10. When we have a meltdown, be sure to ask us if we are okay. Sometimes many of us just need the reassurance that others around us will be there once it’s over.

(Reference: Some other answers will be found in my playlist on YouTube Autism & Aspergers Syndrome Help Central/Tips & Advice

Note: There are two parts to my interview guest blog which the first one will be live at
and the link to that interview is:



5. What were the important steps that helped you learn to accept your autism (and gain the confidence to write a guide for others?

There are again so many important steps that I’ve learned to accept my autism and gain the confidence to write a guide for others and there are only nine here to list.

The important steps that have helped me to learn to accept my autism were realizing:

  1. I am not alone. There are other autistic people like me.
  2. I should never be ashamed of who and what I am.
  3. We all have different abilities and talents that we can show to others, and they can learn from us.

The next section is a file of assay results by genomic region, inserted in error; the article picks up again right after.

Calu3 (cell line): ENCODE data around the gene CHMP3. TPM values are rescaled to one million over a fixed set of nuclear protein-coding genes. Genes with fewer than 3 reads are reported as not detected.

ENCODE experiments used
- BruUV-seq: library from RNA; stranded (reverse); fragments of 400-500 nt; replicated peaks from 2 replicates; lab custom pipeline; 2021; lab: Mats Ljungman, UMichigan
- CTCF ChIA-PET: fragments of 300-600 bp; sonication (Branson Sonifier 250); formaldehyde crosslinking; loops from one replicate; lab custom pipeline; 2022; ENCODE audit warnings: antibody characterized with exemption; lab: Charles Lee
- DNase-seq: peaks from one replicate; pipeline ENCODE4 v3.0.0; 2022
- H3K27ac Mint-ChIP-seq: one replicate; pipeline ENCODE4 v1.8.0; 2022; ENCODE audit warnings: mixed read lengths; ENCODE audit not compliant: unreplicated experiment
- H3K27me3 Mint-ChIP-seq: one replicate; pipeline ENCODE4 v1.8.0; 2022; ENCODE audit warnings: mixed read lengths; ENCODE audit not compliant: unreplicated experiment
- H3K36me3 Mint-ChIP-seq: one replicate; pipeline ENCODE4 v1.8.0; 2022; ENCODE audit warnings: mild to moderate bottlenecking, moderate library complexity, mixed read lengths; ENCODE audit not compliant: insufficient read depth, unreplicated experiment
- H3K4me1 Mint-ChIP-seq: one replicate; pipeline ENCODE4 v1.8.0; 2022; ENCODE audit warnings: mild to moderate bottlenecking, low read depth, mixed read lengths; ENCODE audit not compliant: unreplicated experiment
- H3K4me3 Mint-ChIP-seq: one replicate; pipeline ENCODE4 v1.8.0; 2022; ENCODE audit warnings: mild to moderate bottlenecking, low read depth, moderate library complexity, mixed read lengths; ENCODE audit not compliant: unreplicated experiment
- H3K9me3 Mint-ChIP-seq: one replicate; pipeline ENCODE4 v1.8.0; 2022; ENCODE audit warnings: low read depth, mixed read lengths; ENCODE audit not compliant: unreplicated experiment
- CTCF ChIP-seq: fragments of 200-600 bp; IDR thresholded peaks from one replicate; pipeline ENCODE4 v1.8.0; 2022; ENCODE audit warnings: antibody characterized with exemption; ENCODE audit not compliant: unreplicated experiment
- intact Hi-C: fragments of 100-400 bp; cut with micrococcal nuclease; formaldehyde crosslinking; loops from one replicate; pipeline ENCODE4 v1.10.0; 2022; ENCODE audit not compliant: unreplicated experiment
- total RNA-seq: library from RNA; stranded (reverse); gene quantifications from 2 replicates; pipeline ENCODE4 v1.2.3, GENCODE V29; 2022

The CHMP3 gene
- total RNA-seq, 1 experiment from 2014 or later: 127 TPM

4. Without awareness, acceptance isn’t possible.
  5. How to find the right people who will love me and accept me no matter what. The right people will be positive and supportive enough to help me throughout my life, which is crucial to fulfilling my needs, dreams, goals, etc.
  6. Embracing autism and loving ourselves does take time for some of us after being diagnosed.
  7. I am human, and yes, I do make mistakes as well.
  8. There are some support networks out there, it is a matter of finding the right ones where we can feel that we belong.
  9. Finding my voice can be valuable for the ones who haven’t found theirs. This way I can advocate and educate others about this and more.

You can find my full written guide of what I wrote here:

The interview guest blog will be broken into two parts and different dates and they are as follows:

Post #1, Tuesday, February 25th (8 a.m. Eastern Standard Time USA) Interview

Post #2: Tuesday, March 3rd (8 a.m. Eastern Standard Time USA)Accepting Your Autism Guide

So, I hope you will visit Jenna’s site for a read once they’re live and enjoy what I wrote.